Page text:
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Cozmic Corridors - Cozmic Corridors CD (album) cover

COZMIC CORRIDORS

Cozmic Corridors

 

Krautrock

3.85 | 29 ratings

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LearsFool
5 stars [This is a revision of an earlier review of this lost gem in light of realisation of said gem's true provenance, July 2016. Enjoy. - Ed.]

So it's the '90's, and krautrock appreciation has evolved from post-punk influence and Nurse With Wound approval to an all out love fest for dozens of the greatest and most unique albums of all time. Julian Cope's "Krautrocksampler", while admittedly a little biased and at times reliant on hearsay, is a great resource and helps keep the hype train choo-chooing along, as is proper for these bands. So what's a few unscrupulous yet very enterprising fellows to do but resurrect the '60's era trend of faux psychedelic bands for personal gain? The hoax is fairly obvious: listening to this record, it's clear as day that the production is way too clear as day to have been recorded circa 1972, and no one has ever found a "Pyramid" "first issue" of any of these releases. But, like Hell Preachers Inc. before them, the musicians who otherwise did by-the-numbers rock jams to fill out their "Pyramid" catalogue managed to make magic, suddenly focusing on keys, electronics, Stereolab influence (a wonderful recursion that also further proves that this is a hoax), and emptiness and creating an inspired and spine-tingling meisterstuck.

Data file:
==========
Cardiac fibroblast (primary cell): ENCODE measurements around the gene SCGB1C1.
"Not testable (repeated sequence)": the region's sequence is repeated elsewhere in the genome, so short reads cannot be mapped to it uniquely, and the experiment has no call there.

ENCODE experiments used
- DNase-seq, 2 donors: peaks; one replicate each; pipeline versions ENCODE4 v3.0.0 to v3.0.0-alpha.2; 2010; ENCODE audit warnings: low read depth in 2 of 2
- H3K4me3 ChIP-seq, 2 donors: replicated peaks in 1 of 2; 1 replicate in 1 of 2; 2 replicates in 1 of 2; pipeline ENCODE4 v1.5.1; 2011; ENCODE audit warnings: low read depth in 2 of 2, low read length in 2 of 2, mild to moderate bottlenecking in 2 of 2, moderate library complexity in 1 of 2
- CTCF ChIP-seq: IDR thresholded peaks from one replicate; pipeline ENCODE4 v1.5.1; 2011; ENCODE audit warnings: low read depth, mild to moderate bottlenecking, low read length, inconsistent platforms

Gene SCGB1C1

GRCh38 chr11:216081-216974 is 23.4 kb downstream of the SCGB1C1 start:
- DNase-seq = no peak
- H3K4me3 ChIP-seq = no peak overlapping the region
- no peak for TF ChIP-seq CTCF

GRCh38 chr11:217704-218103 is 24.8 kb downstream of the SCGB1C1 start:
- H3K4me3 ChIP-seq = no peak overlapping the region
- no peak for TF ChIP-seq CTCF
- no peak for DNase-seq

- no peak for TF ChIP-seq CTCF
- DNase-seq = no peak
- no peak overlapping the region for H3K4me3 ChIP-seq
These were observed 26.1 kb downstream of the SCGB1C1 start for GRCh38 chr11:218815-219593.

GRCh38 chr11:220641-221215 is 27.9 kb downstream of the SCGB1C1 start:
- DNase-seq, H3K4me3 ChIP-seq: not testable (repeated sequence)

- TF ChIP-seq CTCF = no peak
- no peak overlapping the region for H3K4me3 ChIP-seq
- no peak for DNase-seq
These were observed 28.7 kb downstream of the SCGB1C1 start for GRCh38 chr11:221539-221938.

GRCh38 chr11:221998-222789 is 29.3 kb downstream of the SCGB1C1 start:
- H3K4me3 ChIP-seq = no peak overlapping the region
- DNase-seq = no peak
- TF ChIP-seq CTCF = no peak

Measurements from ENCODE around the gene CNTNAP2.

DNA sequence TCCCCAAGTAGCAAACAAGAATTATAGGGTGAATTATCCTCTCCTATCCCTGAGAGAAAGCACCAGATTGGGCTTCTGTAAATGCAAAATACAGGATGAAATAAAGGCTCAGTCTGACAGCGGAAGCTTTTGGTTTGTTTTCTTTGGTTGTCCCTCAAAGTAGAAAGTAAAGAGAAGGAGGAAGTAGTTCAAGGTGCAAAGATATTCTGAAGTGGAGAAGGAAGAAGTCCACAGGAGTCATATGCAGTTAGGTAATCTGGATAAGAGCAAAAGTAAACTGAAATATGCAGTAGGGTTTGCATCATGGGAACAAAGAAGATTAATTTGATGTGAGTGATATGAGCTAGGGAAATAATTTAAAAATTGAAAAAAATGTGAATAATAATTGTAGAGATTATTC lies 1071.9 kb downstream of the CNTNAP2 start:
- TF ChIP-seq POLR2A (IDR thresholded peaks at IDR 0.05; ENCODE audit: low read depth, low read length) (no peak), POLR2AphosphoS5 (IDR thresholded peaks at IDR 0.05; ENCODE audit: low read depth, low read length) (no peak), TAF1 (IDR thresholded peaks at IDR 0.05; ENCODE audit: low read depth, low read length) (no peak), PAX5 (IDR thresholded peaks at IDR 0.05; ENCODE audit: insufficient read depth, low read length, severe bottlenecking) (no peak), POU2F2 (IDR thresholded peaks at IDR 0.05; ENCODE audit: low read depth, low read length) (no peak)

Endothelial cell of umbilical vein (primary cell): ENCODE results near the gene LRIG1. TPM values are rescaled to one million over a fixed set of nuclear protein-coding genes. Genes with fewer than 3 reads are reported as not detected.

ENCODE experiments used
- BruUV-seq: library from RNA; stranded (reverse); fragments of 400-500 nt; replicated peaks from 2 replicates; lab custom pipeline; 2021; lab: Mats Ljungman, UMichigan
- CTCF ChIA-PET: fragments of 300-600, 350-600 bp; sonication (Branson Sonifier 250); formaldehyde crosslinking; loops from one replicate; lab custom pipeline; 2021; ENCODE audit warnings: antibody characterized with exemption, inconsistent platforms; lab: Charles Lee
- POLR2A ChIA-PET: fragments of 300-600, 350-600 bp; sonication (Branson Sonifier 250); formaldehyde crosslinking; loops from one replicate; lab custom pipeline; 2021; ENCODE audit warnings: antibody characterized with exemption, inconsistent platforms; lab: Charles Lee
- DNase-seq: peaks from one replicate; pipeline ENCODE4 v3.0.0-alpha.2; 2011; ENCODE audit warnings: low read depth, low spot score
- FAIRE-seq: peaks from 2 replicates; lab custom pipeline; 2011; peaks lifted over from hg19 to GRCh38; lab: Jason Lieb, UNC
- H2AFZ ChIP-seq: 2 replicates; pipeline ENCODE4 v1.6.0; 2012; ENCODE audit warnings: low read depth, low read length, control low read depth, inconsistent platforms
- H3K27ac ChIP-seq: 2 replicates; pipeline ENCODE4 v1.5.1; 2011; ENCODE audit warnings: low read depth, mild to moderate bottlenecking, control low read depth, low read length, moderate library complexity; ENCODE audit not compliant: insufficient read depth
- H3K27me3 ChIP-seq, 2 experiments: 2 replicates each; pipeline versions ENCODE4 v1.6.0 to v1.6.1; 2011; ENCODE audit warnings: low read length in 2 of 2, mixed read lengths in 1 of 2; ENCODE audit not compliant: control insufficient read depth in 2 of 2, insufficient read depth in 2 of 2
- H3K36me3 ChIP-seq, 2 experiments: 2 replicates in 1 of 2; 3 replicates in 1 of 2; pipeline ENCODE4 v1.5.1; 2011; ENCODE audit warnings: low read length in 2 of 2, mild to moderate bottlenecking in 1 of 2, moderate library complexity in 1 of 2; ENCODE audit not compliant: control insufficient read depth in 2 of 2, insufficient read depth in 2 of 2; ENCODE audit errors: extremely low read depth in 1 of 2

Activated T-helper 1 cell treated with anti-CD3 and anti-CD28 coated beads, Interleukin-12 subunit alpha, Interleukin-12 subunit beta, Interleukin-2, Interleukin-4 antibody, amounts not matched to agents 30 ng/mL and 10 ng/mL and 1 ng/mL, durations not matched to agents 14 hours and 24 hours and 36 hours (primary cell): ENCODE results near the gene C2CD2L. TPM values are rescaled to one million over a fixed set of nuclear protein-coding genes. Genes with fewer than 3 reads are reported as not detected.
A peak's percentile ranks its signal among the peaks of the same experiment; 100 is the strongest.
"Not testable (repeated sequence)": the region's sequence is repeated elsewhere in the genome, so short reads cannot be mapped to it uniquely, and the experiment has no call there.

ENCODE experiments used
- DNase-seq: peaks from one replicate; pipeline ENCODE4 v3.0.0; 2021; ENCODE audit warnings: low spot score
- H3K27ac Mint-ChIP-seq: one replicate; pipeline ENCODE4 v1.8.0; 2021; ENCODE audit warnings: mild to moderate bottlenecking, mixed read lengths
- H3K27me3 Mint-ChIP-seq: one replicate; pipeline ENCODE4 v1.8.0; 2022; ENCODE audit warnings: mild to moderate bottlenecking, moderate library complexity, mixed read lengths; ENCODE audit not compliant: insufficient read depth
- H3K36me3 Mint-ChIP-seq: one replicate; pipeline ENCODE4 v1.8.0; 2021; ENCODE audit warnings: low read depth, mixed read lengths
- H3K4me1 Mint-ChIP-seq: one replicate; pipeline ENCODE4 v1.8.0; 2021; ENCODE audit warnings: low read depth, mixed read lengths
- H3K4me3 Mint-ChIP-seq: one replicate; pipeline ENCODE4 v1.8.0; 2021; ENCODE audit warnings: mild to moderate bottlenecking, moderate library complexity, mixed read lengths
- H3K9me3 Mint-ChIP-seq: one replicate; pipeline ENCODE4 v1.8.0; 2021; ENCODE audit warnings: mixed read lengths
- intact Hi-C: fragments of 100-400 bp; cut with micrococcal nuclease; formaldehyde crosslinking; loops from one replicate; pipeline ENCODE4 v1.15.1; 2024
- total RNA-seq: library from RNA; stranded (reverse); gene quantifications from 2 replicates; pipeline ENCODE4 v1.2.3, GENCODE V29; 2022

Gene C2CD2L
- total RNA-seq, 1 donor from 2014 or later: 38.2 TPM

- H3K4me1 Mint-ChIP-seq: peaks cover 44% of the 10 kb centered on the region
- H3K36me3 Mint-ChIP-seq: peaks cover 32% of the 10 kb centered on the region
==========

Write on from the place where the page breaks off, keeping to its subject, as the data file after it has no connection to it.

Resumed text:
Built on useage of one-two combos of organ notes that jump off of the aforementioned Stereolab, the band wring forth keyboard and electronic tones and melodies that would've been revolutionary if recorded in the '70's. On "The Summit" alone, the band gives us a pretty use of minimoog, then towards the middle gives a strange and disquieting key and guitar combo that could even be considered quasi-industrial, before going into a cathedral filling organ section. Percussion wonderfully rounds out the keys. On top this, "Niemand Verstent" allows guitar to really shine, and the closer, "Daruber", has a multitrack of the male vocalist chanting. Also notable is the openness and silence surrounding the music, uncanny yet perfect, '90's era production and theme going into a rewarding overdrive.

Both beautiful and gloomy in equal measure and at the same time, this ultimately stands toe-to-toe with the real classics of krautrock as an unlikely, brilliant, and skillfully performed masterpiece.

LearsFool | 5/5 |

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